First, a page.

On Saying No To New Business


Whenever we get a new business inquiry – in less formal terms, someone emailing or calling us to test the waters of what we charge or what we can do for them – we make a tally mark on our chalkboard for the quarter. Sounds super-business-time, right? But really, these email inquiries can range from super-casual to super-let-me-tell-you-my-whole-life. Regardless of the request, we always send back the same Braid proposal (see Kathleen’s How To Write An Email for tips on how we frame that response). It’s not because we are robots that always stick to the same response. It’s because what’s in our proposal is what we rock at. It’s either a fit or it’s not. 

The neighboring chalkboard column, our “no’s” tally, isn’t what you think. Rather than a count of the people who say “thanks, but no thanks” to us (though we get those, too, of course) – those marks are for when we decline to send a proposal. It’s when we say “no” to new business. Sound counterintuitive? You know it sounds crazy-great, and you want to do it, too.

Does Saying "No" Make You Cringe?

Here’s what you’re probably thinking:

1. Isn’t saying “no” a bit arrogant?

No. “No” can quite frankly be a big fat favor to everyone involved.  The best way to say no is nicely. And tell someone why. We tell them it’s because we typically only work with creative entrepreneurs or small independent businesses. But even if this person is launching a big public service campaign and works for “the man” (let’s say, a government agency) – they might still have a friend who is a perfect fit.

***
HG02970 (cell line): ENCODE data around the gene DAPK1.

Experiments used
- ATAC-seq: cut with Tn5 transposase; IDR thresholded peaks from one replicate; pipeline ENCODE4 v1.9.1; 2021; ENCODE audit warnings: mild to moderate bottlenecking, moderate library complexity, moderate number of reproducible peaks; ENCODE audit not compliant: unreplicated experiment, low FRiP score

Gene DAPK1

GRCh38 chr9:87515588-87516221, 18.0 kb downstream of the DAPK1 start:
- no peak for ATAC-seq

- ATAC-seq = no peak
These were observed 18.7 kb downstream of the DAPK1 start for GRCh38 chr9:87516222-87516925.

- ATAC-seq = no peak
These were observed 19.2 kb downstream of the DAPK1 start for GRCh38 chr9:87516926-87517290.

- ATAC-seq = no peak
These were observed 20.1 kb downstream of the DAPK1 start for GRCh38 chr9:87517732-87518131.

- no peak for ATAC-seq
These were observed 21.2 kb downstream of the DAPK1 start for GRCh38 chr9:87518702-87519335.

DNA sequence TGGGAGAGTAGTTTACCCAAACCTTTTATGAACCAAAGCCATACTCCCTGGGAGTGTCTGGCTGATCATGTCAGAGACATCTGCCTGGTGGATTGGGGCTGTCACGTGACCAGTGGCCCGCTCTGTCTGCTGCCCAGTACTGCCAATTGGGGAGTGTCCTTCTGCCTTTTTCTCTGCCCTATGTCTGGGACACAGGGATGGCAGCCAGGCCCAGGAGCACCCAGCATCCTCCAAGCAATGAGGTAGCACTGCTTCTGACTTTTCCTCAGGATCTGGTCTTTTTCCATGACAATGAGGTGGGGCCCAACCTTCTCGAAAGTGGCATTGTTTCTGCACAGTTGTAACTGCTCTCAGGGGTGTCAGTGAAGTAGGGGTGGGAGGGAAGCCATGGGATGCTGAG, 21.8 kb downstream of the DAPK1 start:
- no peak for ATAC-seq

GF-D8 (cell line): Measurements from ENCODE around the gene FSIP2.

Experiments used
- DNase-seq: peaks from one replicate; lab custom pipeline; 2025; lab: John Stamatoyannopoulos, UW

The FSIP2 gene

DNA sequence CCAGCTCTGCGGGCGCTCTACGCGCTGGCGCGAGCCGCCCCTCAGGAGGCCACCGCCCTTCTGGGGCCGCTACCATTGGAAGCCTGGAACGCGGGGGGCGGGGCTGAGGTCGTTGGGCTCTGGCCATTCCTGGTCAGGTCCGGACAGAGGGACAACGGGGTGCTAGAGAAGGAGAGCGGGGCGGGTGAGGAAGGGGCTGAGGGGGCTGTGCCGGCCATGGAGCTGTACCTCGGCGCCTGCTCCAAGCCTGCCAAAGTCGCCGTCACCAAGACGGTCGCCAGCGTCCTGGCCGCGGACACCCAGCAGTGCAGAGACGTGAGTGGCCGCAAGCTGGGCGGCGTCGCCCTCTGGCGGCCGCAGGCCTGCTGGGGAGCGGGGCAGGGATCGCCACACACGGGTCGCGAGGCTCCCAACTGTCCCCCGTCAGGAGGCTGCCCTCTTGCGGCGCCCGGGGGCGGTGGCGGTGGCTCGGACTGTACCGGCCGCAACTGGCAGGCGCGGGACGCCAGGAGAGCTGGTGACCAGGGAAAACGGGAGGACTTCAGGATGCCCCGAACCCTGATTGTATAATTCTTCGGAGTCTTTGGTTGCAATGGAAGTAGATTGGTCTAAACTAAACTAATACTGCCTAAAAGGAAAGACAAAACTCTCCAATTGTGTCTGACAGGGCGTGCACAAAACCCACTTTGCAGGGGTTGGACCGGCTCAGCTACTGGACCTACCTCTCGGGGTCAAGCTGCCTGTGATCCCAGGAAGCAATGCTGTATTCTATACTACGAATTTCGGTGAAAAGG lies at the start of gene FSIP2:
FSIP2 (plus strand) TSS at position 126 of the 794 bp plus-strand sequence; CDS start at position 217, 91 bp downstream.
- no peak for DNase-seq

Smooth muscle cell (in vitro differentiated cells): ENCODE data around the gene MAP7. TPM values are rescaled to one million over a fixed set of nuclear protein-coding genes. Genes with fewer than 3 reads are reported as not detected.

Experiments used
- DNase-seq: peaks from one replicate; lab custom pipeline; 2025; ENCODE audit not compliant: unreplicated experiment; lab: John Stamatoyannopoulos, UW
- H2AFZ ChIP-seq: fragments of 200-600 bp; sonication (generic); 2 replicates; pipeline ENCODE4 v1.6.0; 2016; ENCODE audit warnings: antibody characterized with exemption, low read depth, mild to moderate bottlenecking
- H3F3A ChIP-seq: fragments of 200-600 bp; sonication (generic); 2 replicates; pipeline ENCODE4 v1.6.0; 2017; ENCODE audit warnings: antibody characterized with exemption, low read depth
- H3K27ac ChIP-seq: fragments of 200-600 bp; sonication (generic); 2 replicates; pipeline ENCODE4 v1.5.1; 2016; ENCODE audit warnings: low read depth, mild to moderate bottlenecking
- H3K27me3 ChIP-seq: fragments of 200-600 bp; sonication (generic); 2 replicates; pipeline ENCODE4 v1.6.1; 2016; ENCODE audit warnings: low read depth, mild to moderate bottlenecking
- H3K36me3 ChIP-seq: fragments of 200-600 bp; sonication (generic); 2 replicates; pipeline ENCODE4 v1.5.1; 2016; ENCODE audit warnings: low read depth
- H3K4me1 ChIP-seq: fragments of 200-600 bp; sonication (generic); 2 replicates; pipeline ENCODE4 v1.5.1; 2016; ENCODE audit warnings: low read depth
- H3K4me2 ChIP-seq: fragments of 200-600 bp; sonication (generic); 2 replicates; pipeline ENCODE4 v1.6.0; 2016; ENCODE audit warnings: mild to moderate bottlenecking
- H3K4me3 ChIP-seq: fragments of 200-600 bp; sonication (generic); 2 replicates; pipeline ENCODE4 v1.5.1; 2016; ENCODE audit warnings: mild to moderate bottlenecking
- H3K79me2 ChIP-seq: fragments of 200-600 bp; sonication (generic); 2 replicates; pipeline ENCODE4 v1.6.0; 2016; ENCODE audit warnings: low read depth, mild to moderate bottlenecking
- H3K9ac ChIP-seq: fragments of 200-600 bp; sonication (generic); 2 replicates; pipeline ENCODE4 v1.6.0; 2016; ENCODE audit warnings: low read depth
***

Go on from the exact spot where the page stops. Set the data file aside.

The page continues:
2. Isn’t it a tad obsessive compulsive to track your “no’s”?

Er, maybe. Especially since this picture is only a sliver of our chalkboard for the quarter. Most of it is dedicated to the “yes” activity. (And you thought it was just for Kathleen to take pictures of her outfits in front of.) But we firmly believe you attract what you track. 

3. But couldn’t you use the cash?

 Yes. Absolutely. But sometimes you have to let it go to be able to have not only the to-do list space but the mental-space to focus on building your own expertise. The more you are seen as an expert, the more you can charge (not to mention the more you can actually serve your “yes” clients in a really meaningful way).  Of course there are times when it makes total sense to say to-heck-with-it, I need the work, I need the confidence, I need the moola.  But just recognize you're making an exception, not opening the floodgates of “anything goes.” Because you can’t be an expert at anything if you’re doing everything.

Does saying “no” make you cringe? Or does it make you feel in control? Tell us on Facebook.

Braid Method Branding for Creatives ECourse

The Braid Method Branding ECourse is for creative entrepreneurs who are ready to support themselves financially with their business, create a blog or consistent online presence, and finally turn the work they’re already doing into a digital product, package, or offering for dream customers. This branding ecourse comes with 7 learning modules in a 300+ page digital download, a workbook with 20+ branding exercises and scripts, a quarterly masterclass, and an exclusive Facebook group so you can connect with us and other students.



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